Ezra Levant debated a Toronto lawyer, Jonathan Rosenthal, on CTV over the issue of the Winnipeg social services removing children from the home of white supremacists after one of the children, a 7-year old, showed up at school sporting a swastika.
Levant started well, noting the danger of authorities making politically correct decisions and taking children away from their parents because the latter espouse politically incorrect ideas. Rosenthal lowered the tone by suggesting that Levant needed psychological counselling and hoped Levant’s wife would do her duty and get him some.
Rosenthal came across as everything Levant accused him of being: an arrogant, puffed-up, left-lib Toronto lawyer. However, Levant needs to stop rising to the bait each time somebody rubs him the wrong way. He has a lot of good solid stuff to say, but he allows himself to start personalize the argument too often. He should learn to develop the art of being “a class act.”
One thing missing from their debate is this thought. When I went to school, the school boards had dress codes. One school I attended (I went to 23 different schools across the country – I am a military brat) did not allow blue jeans. That should give you some idea of how old I am. If you showed up dressed inappropriately in accordance with the posted codes your parents were notified and you were sent home with instructions to come back when you can (or will) comply with the code.
Whatever happened to that? The punishment should fit the crime.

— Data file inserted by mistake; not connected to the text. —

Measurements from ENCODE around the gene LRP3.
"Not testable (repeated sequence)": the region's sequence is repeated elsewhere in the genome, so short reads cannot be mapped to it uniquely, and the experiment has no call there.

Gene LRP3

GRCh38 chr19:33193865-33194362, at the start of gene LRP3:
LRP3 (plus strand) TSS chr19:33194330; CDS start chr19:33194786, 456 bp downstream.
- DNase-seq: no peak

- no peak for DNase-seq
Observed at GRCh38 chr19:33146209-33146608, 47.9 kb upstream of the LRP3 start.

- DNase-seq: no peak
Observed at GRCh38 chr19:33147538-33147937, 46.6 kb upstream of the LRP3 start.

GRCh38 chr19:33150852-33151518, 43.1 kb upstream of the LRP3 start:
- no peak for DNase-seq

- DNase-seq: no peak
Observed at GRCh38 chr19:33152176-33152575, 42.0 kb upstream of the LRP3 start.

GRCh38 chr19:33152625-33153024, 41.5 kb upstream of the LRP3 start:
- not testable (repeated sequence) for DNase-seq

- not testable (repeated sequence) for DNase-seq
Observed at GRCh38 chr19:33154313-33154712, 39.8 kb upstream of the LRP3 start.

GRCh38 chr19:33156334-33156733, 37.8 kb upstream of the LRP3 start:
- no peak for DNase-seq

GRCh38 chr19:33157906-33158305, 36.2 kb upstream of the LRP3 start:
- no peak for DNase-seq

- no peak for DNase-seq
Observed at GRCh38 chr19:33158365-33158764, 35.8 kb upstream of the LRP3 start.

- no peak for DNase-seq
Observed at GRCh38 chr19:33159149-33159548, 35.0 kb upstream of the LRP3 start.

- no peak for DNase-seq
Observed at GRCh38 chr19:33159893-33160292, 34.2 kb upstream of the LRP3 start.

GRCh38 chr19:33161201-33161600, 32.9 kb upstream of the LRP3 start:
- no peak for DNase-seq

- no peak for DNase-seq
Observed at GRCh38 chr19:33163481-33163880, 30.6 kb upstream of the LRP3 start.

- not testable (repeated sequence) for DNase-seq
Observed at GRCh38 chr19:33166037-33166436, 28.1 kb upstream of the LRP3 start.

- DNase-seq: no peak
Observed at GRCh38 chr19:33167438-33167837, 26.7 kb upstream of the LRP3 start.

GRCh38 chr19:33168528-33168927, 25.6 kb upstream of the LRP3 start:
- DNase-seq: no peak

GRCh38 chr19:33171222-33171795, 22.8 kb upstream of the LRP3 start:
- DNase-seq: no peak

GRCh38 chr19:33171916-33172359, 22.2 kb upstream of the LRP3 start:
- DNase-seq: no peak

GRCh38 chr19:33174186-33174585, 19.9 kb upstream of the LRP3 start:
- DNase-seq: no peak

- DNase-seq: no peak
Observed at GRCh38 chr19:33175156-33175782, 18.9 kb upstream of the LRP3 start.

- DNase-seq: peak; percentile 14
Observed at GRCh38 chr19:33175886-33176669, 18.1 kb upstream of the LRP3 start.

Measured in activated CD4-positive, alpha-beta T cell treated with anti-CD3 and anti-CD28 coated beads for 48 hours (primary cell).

This girl should have been sent home by school authorities to dress appropriately for class. Letting social services remove the children of the family for the improper dress of one of them is way over the top. I think school boards have a pattern of wanting to duck their responsibilities and lay them off on some other agencies.
I hope Rosenthal has no pretensions to one day becoming a judge. He fails to see the slippery slope he is advocating. Judges are required to look down the road to consider how their decisions in one circumstance may inadvertently bite someone else in the ass. Occasionally they fail at the task, like the Supreme Court of Canada in the John Ross Taylor decision concerning Article 13(1) of the Canada Human Rights Code.
Following Rosenthal’s reasoning, one could make an argument that children are brainwashed by the religion of their parents that teaches them to despise others and they should be protected from religious indoctrination by their parents until such age as they are mature enough to evaluate which truths they wish to pursue.
In fact, that argument has already been made by Richard Dawkins and Christopher Hitchens in their best selling anti-religious books.